When I was about 12 a friend of my sister came on holiday with my family. We were quite a typical family of three irritable siblings – when someone started singing or playing an instrument another child was guaranteed to tell them to “Shut up, that sounds horrible”. We were continually fighting over whatever shifting thing was deemed to be the desirable whatever – sitting in the middle, sitting by the window, going first, going last. My sister’s friend who joined us was an only child and I was stunned to find that she only ever said nice things – to everyone.
When one of us started singing she’d say “hey that’s nice”, pick up a guitar and play along. Anything creative, funny, she’d be interested in and complementary about. Somehow in just a week we all got a taste for how peaceful and lovely it was when someone was nice to you, and the habit stuck. We all turned into nice teenagers, who had our fights, but generally were kind and supportive to each other.
I’ve been fascinated by group cultures – from time spent in women’s groups and football teams to psychotherapy groups and workplaces. Most recently within Transition Network, we’ve been paying attention to our culture of celebration and appreciation, and experimenting with ways of warming up our meetings.
My favourite statistic at the moment is that healthy, happy, resilient workplaces, teams, friendships and relationships have a ratio of at least 3:1 positive to negative statements. For every criticism, put-down, negative remark, there are at least 3 positive complements, appreciations, supportive statements. Five to one is a better ratio. Happy couples in normal conversations have a ratio around 20:1 – the conversation is a steady stream of interest, positive response, support and appreciation. Having more positives means not only more happiness generally, but also that when negatives come along people can hear and respond to them more, because they’re not defending against what feels like a bombardment of complaint.
Why do we need such a high ratio? Brain scientists have found that our brains are wired to be like Velcro to criticism – it goes in really quickly, and sticks – but like Teflon to praise – it slips past and is slow to go in.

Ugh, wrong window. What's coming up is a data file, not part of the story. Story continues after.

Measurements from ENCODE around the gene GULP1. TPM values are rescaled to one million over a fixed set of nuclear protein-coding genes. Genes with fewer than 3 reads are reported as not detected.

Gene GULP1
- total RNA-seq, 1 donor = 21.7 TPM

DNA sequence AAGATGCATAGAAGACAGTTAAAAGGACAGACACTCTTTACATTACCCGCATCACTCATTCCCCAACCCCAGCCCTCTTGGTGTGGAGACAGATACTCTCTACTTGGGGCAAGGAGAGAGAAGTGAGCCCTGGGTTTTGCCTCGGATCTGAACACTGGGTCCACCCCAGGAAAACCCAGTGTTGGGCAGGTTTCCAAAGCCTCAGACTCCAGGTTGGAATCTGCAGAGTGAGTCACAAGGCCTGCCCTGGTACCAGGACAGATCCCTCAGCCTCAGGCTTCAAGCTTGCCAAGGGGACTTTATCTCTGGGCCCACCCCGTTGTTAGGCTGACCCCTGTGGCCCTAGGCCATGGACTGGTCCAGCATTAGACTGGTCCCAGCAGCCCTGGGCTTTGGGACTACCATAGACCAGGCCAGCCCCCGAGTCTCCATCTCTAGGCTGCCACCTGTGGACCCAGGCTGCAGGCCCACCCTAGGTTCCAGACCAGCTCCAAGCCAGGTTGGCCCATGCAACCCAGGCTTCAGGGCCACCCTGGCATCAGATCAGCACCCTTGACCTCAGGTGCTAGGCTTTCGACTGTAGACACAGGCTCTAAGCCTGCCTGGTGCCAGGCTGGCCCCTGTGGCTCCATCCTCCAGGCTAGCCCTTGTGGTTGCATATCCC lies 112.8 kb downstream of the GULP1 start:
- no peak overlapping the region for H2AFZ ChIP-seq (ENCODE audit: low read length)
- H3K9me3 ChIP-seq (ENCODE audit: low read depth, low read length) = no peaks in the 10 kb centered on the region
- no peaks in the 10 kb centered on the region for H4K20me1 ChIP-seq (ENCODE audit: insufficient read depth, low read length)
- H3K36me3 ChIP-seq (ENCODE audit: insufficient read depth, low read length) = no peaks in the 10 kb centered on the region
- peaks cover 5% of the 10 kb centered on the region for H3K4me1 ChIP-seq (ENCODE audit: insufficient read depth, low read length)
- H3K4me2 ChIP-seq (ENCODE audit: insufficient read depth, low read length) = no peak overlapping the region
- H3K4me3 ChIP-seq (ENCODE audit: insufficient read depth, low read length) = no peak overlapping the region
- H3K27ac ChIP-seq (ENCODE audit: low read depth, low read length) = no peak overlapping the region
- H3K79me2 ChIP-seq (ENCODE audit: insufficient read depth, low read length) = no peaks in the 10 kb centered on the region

If you imagine that belonging to your social group was the absolute determinant of survival for early humans, over millennia of evolution, responding and learning quickly in order to avoid negative or shaming social signals was absolutely vital. It makes me imagine that we also evolved to give each other a lot of positive reinforcement – so receiving affirmation for what we’re doing feels like a normal state to be in.
I personally believe that when we don’t have this ongoing positive feedback we feel a sense of lack – and if we’re really short of affirmation it can create the kind of inner emptiness that our consumer society just loves us to feel so we will attempt to fill up that craving with food or shopping or some other marketable product or experience.
So creating a culture of appreciation is a radical, political and profound choice. Seeing and appreciating what each member of a team is contributing is like a kind of sweet honey that people will keep coming back for. If you have meetings which are all about actions, doing, agenda, what we could improve, and have a low positive statement ration people are likely to leave feeling unconnected and exhausted. Meetings with lots of shared appreciation, as well as celebrating what has been achieved together, usually mean people leave feeling more energised than when they started.
How to create a culture of appreciation and celebration?
If you think this is something that would be good for your group you could put it down as an agenda item and have a group discussion. See if your group will agree to try out some of the ideas below – or come up with your own suggestions for how to keep up the ratio of celebrations and appreciations.
Know that shifting the group culture is likely to feel uncomfortable. Some people may really find this difficult – often those who have a strong inner critic and are used to a constant stream of inner criticism (and sometimes outer as well). This kind of criticism may be masking fear or a need to stay in control. Some may feel that it’s “unprofessional” to be something other than critical – I believe especially here in the UKbeing critical can gain you a lot of status. Know that the research shows it’s destructive and unhealthy – of all kinds of relationships – in the long term.
Some things we’ve done within Transition Network meetings:
- Start a meeting with a round of appreciations (we do this often at morning meetings at our big conferences – where everyone has been working flat out and there’s lots to get through. It takes a few minutes, and gives everyone a boost as they see the hardworking contribution recognised). They might be general or specific to one person.
- Start a meeting with a go-round of “something you’re grateful for, or enjoying about life at the moment” – which puts us in a mood to notice positive things as we start.
- Appoint a “keeper of the heart” in any kind of meeting to keep an eye on the feeling state of the group (we’ve adopted this after seeing it working at a National Hubs meeting). Part of their job is to notice opportunities to celebrate from the very simple “we’ve made a decision” to the more significant “we ran a wonderful event and had great publicity and 30 new names on the mailing list”.
- End your meetings with a reflection on how the meeting went, starting with what you enjoyed about the meeting, and adding anything to improve for next time. It only need take 5 -10 minutes.
- If the meeting energy is flagging have an “appreciations go round”, or even an “appreciations mingle”